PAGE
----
Although it has not ratified all the protocols, Zambia is an active member and participates in the activities of other regional and international organisations and agencies involved in crime and law enforcement. Through institutions such as the Zambia Police Service, Drug Enforcement Commission and Anti-Corruption Commission, Zambia enjoys support of regional and international communities in its efforts to fight crime, corruption, drug abuse and trafficking in narcotic drugs and psychotropic substances.
At the regional level, Zambia is credited as being among the first countries in the Eastern and Southern African regions to establish an independent, autonomous and professional organisation with the primary aim of fighting the drug problem and money laundering. It was therefore not surprising that Zambia is reported to have played an active role in the setting up of a drug desk at the AU Headquarters in Addis Ababa, Ethiopia.
Membership of these professional organisations dealing in crime and law enforcement enhances the country’s capacity for networking and exchanging ideas and information on crime and crime prevention. It also facilitates bilateral arrangements for apprehending and even extradition of criminals and enhances its efficiency and effectiveness in fighting sophisticated criminal activities.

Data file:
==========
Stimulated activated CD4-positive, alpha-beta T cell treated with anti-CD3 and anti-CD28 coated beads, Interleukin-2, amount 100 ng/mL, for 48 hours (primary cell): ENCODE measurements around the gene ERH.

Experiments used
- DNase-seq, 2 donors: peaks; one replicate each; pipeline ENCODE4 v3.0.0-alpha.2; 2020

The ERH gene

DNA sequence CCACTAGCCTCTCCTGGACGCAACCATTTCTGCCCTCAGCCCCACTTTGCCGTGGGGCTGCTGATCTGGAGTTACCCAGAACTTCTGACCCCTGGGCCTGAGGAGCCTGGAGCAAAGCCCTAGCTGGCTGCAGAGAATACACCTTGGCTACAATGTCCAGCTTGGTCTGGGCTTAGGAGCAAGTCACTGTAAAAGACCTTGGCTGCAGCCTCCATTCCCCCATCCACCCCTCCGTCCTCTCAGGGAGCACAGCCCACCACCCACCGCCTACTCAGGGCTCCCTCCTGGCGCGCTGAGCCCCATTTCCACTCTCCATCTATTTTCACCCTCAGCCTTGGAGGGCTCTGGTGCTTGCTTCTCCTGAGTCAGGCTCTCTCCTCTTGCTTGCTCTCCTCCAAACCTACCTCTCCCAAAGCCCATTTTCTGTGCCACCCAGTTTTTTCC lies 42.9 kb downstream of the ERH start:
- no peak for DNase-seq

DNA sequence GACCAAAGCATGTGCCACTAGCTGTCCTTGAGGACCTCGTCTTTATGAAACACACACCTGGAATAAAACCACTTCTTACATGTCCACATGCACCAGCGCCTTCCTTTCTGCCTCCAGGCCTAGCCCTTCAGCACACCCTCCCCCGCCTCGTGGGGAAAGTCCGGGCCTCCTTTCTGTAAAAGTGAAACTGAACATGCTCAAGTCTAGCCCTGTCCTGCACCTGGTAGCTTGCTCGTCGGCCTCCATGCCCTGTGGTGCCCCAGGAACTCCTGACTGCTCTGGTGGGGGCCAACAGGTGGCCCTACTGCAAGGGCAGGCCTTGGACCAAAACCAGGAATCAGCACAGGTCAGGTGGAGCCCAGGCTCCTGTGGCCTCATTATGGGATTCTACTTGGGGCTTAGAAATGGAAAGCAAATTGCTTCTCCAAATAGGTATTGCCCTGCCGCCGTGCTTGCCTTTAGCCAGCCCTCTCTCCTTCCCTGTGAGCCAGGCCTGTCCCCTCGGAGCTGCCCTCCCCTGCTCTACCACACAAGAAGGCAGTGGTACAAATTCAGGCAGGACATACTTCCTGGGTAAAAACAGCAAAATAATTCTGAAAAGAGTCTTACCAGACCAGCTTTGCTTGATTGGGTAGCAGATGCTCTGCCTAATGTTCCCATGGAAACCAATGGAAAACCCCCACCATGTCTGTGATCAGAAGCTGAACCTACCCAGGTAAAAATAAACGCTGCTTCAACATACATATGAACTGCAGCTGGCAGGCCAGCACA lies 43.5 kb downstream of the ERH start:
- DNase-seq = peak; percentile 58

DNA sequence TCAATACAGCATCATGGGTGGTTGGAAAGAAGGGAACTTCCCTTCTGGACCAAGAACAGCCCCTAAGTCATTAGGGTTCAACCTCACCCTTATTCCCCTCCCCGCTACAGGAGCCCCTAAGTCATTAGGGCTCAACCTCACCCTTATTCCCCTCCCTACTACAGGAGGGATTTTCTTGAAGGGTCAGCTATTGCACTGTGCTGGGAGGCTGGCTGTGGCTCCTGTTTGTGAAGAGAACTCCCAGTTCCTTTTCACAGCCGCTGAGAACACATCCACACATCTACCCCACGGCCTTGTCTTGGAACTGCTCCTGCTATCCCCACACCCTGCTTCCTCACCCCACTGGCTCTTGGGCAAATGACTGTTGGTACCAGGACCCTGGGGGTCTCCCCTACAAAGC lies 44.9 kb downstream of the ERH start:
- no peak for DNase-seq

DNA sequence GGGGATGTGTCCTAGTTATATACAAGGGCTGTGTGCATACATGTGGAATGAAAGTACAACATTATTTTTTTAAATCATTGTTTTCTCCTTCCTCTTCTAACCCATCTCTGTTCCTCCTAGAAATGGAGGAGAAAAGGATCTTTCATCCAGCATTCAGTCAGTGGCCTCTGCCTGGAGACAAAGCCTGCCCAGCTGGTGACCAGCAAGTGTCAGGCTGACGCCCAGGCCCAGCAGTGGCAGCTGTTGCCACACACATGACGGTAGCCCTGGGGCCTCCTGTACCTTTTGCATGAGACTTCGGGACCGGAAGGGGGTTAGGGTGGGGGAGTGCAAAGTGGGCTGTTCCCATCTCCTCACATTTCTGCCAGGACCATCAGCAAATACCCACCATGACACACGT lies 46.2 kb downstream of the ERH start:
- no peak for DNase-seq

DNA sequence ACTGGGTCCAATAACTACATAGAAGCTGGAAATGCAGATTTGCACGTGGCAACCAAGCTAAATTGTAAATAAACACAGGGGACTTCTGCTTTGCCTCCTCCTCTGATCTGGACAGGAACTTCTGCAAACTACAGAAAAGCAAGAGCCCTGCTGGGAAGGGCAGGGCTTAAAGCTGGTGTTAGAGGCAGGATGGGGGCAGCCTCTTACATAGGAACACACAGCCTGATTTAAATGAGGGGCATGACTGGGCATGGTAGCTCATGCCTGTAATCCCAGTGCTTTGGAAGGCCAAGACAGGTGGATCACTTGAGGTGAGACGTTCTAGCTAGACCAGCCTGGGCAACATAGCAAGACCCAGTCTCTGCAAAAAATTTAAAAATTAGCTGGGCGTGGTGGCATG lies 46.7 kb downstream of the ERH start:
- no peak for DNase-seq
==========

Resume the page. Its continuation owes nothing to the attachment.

The outcome of the study indicates that Zambia needs to undertake major reforms in its criminal justice system to enhance efficiency and effectiveness. Many important protocols in this area have not yet been ratified, while the country’s capacity to process these instruments seems to be inadequate. In addition, not all the signed instruments have been ratified and a further weakness in Zambia’s capacity to process these instruments is the country’s failure to domesticate some of the ratified treaties. While the positive impact of ratifying these instruments cannot be questioned, it should be emphasised that domestication is critical. Unless the instruments are domesticated, the country will be unable to prescribe and impose penalties on offenders irrespective of where the crime has been committed, as the instruments would not be part of the laws of the land.